How we read

It’s easy to think that reading is just a matter of scanning each letter in a smooth, straight line, viewing each letter and assembling the words as we go. The fact is we read with our eyes jumping forwards and back .

Because the central, high resolution part of the retina is so small it needs to be constantly moving in order to perceive and assemble objects and words. These fast movements are called saccades (around 7-9 letters) and when the eye comes to rest it’s known as a fixation (lasting about 250 milliseconds).

Saccades and fixations


It’s only during the fixations that our eyes take in the small area around it during saccades we don’t see anything. Our peripheral vision glances forward to get a sense of the letters to come and the eye jerks forward with another saccade and sometimes moves back again.

Legibility and Readability

Though we often use them interchangeably there is a difference between legibility and readability. Where the former deals with how well your text can be read (are there any hindrances like  being too small, too difficult to make out against a background colour etc.?), the latter concerns itself with whether anyone wants to read it – an enormous block of text set in a tiny type size with negligible spacing between the lines looks forbidding to most particularly if you just want to glean a couple of pieces of information.


Because in the west we read left to right, left aligned text is easier to read since the starting point of each line is uniform. That way when the eye gets to the end of a line it knows where to go to pick up the next line. Contrast that with right-aligned text where the starting point is different on each line.

Left vs Right aligned text
Left vs Right aligned text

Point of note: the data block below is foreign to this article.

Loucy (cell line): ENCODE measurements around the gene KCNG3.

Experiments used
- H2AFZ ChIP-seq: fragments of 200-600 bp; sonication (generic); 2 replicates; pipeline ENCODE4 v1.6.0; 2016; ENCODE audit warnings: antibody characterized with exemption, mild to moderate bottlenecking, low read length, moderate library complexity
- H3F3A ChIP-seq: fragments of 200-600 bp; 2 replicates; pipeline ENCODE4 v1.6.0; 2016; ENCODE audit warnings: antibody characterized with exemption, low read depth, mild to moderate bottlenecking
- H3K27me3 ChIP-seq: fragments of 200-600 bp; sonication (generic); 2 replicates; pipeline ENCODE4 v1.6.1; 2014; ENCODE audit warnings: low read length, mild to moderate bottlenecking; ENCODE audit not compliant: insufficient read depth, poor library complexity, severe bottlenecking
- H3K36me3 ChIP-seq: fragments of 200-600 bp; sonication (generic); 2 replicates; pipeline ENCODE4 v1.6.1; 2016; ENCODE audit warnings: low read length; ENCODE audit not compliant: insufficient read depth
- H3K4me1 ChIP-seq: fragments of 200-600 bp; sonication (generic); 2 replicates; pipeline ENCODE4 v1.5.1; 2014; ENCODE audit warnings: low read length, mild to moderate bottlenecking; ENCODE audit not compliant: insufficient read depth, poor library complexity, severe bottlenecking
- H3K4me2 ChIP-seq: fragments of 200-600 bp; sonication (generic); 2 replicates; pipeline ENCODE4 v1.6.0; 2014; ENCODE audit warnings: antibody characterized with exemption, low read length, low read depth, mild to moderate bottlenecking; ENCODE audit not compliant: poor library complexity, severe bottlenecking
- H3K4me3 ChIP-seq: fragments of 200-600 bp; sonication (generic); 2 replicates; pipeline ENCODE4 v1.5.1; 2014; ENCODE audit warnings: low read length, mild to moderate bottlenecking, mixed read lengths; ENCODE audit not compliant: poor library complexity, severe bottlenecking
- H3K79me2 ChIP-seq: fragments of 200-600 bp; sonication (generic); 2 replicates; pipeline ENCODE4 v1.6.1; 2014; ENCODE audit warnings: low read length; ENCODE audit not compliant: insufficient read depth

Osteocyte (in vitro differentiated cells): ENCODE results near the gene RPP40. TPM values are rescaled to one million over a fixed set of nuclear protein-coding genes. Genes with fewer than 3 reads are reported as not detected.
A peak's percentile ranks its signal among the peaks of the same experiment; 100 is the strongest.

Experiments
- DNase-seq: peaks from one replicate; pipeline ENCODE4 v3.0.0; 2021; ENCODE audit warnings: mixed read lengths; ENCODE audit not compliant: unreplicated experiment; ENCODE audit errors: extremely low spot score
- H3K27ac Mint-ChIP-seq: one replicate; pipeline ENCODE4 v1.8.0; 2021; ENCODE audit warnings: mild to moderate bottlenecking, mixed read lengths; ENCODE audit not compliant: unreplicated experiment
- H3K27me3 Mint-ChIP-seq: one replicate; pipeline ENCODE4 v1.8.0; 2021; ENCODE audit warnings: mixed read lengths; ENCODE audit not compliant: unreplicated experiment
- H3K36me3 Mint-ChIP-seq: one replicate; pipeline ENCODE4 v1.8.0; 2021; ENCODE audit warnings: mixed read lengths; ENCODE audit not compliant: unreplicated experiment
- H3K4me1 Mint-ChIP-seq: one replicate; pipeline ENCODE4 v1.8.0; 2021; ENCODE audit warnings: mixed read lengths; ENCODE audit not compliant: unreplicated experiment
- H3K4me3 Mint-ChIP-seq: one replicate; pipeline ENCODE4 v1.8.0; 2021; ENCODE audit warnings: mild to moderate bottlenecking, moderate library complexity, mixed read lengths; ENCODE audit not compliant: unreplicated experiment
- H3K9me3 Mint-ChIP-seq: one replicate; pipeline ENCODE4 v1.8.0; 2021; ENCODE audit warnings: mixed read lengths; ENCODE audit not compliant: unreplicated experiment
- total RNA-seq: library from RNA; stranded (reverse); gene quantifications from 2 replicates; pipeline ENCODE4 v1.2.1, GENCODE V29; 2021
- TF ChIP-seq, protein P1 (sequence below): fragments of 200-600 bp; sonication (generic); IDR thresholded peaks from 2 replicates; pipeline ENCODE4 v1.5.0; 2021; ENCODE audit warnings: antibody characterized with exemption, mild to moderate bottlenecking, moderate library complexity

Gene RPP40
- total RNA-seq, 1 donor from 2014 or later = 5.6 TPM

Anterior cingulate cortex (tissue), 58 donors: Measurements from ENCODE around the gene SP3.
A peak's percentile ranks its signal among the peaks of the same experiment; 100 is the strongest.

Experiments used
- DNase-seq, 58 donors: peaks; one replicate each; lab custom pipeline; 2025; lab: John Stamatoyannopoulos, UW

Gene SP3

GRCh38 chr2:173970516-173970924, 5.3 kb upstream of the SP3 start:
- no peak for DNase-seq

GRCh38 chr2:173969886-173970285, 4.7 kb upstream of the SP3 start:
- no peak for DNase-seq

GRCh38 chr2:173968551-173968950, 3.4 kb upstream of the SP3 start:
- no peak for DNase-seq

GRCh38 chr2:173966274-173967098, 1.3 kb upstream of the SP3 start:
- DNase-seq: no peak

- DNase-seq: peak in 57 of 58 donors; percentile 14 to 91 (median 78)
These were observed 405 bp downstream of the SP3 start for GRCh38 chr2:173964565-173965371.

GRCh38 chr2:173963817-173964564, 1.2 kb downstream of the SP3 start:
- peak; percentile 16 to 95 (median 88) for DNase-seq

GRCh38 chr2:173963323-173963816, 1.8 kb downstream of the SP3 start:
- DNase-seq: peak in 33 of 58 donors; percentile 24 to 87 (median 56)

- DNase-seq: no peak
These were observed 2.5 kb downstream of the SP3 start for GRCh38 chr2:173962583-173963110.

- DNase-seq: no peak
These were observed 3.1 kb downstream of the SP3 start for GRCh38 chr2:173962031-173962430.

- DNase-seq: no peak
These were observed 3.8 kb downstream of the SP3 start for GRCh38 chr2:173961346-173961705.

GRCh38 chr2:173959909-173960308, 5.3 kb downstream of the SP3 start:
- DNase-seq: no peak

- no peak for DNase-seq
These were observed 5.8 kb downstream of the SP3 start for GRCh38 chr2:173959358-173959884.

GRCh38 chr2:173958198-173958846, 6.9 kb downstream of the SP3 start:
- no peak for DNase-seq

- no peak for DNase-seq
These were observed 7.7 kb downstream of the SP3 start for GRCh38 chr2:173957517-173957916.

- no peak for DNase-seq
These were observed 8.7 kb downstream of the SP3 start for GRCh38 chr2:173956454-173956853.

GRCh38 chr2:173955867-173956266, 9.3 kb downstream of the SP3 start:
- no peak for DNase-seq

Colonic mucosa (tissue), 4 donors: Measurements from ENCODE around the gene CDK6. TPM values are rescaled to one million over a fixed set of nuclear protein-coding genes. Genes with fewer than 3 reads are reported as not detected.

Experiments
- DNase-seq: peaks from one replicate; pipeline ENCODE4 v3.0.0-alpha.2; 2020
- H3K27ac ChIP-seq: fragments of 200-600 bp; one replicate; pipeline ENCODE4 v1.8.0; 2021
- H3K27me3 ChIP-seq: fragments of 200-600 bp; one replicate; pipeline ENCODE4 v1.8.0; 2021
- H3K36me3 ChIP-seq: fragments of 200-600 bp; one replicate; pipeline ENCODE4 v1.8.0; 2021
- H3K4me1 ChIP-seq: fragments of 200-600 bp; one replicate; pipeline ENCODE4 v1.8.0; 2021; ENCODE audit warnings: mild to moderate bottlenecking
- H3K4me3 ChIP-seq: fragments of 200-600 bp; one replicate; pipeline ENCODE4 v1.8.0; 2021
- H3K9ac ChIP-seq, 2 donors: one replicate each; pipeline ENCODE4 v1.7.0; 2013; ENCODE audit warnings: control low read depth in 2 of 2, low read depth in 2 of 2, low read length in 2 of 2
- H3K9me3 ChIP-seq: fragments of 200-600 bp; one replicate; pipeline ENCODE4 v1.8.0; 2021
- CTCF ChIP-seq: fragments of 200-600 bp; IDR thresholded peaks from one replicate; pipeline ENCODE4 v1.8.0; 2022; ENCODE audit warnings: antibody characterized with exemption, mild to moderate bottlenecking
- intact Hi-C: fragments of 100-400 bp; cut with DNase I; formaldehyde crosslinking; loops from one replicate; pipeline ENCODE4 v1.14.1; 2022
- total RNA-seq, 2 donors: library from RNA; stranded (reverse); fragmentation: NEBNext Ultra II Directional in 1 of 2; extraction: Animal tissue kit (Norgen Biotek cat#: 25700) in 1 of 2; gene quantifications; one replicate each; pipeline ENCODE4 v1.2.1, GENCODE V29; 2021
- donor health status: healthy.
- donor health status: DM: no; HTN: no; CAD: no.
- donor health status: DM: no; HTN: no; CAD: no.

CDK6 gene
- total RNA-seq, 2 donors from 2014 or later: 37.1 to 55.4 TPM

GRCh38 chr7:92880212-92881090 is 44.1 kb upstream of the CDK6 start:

It’s for that reason that right-alignment is used for small amounts of text like captions.


These days the ideal starting point for text on screen is 14px – that’s a sweeping generalisation since it pertains mainly to desktops. Mobile devices, which are held closer to the face, can tolerate a smaller text size.


To give your text the opportunity to breathe it’s important that there’s enough distance between the lines. This is referred to as leading (pronounced like bedding rather than bleeding) and derives its name from the strips of lead that were placed between lines of text in printing presses – the thicker the strip the greater the leading.

Many applications default to 120% which is fine for print but for text on screen a good size is 150% meaning that if our text size is 14px then the leading value would be the 14 plus 7.

Size is not always the measure

Setting a number value on our font size doesn’t tell us the whole story. Consider Font A (Open Sans –designed for screen use) and Font B (Gill Sans – design precedes screens)  which we’ve put sized both as 14pt:

X-heights compared – Open Sans vs Gill Sans
X-heights compared – Open Sans vs Gill Sans

If we take a look at the size of the x we can see that there’s a large difference. The size of the x is a good way of understanding the proportions of a font; because of that x-height is a term used to make judgements on a fonts suitability. Fonts with large x-heights tend to be better for screen use since they are more legible at smaller sizes.

The web is still typography

Type is the most important aspect of your site – it’s fair to say that 95% of the web is still typography so it’s important to have at least a basic appreciation of that dark art as well some of the terms that crop up around it.

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